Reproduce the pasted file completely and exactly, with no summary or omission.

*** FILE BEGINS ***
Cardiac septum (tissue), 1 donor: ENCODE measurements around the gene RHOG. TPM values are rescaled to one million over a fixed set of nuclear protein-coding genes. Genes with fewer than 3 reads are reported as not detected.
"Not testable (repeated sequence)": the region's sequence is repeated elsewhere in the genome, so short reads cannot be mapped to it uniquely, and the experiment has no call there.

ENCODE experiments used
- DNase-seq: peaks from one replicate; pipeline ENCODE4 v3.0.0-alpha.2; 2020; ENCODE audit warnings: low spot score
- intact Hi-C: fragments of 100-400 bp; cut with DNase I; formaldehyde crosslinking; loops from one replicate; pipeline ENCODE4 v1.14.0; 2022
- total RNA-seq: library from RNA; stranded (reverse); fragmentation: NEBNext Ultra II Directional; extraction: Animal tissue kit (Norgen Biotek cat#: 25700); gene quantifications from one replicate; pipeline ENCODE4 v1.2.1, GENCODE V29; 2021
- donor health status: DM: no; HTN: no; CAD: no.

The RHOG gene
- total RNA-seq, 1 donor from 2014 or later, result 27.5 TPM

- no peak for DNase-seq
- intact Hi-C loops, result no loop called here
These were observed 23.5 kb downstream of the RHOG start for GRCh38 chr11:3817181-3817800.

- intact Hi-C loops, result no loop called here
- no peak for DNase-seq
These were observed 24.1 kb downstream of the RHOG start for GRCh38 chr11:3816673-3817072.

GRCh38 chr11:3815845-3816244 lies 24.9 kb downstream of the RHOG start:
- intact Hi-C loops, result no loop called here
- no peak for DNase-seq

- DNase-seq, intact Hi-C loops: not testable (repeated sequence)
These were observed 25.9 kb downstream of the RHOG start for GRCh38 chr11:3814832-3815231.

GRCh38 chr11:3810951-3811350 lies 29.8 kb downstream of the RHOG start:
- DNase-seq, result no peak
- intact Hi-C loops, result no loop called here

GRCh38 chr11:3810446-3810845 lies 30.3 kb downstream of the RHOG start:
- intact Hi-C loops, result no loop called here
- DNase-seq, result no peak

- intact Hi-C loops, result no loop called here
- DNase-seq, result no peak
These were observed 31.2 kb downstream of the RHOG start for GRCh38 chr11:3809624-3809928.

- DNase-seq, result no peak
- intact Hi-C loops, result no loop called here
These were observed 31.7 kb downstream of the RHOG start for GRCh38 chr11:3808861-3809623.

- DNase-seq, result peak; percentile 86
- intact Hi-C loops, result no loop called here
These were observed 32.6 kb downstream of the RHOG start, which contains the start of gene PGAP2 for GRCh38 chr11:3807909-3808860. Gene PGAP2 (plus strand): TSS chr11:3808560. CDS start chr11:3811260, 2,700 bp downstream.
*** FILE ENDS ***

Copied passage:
Cardiac septum (tissue), 1 donor: ENCODE measurements around the gene RHOG. TPM values are rescaled to one million over a fixed set of nuclear protein-coding genes. Genes with fewer than 3 reads are reported as not detected.
"Not testable (repeated sequence)": the region's sequence is repeated elsewhere in the genome, so short reads cannot be mapped to it uniquely, and the experiment has no call there.

ENCODE experiments used
- DNase-seq: peaks from one replicate; pipeline ENCODE4 v3.0.0-alpha.2; 2020; ENCODE audit warnings: low spot score
- intact Hi-C: fragments of 100-400 bp; cut with DNase I; formaldehyde crosslinking; loops from one replicate; pipeline ENCODE4 v1.14.0; 2022
- total RNA-seq: library from RNA; stranded (reverse); fragmentation: NEBNext Ultra II Directional; extraction: Animal tissue kit (Norgen Biotek cat#: 25700); gene quantifications from one replicate; pipeline ENCODE4 v1.2.1, GENCODE V29; 2021
- donor health status: DM: no; HTN: no; CAD: no.

The RHOG gene
- total RNA-seq, 1 donor from 2014 or later, result 27.5 TPM

- no peak for DNase-seq
- intact Hi-C loops, result no loop called here
These were observed 23.5 kb downstream of the RHOG start for GRCh38 chr11:3817181-3817800.

- intact Hi-C loops, result no loop called here
- no peak for DNase-seq
These were observed 24.1 kb downstream of the RHOG start for GRCh38 chr11:3816673-3817072.

GRCh38 chr11:3815845-3816244 lies 24.9 kb downstream of the RHOG start:
- intact Hi-C loops, result no loop called here
- no peak for DNase-seq

- DNase-seq, intact Hi-C loops: not testable (repeated sequence)
These were observed 25.9 kb downstream of the RHOG start for GRCh38 chr11:3814832-3815231.

GRCh38 chr11:3810951-3811350 lies 29.8 kb downstream of the RHOG start:
- DNase-seq, result no peak
- intact Hi-C loops, result no loop called here

GRCh38 chr11:3810446-3810845 lies 30.3 kb downstream of the RHOG start:
- intact Hi-C loops, result no loop called here
- DNase-seq, result no peak

- intact Hi-C loops, result no loop called here
- DNase-seq, result no peak
These were observed 31.2 kb downstream of the RHOG start for GRCh38 chr11:3809624-3809928.

- DNase-seq, result no peak
- intact Hi-C loops, result no loop called here
These were observed 31.7 kb downstream of the RHOG start for GRCh38 chr11:3808861-3809623.

- DNase-seq, result peak; percentile 86
- intact Hi-C loops, result no loop called here
These were observed 32.6 kb downstream of the RHOG start, which contains the start of gene PGAP2 for GRCh38 chr11:3807909-3808860. Gene PGAP2 (plus strand): TSS chr11:3808560. CDS start chr11:3811260, 2,700 bp downstream.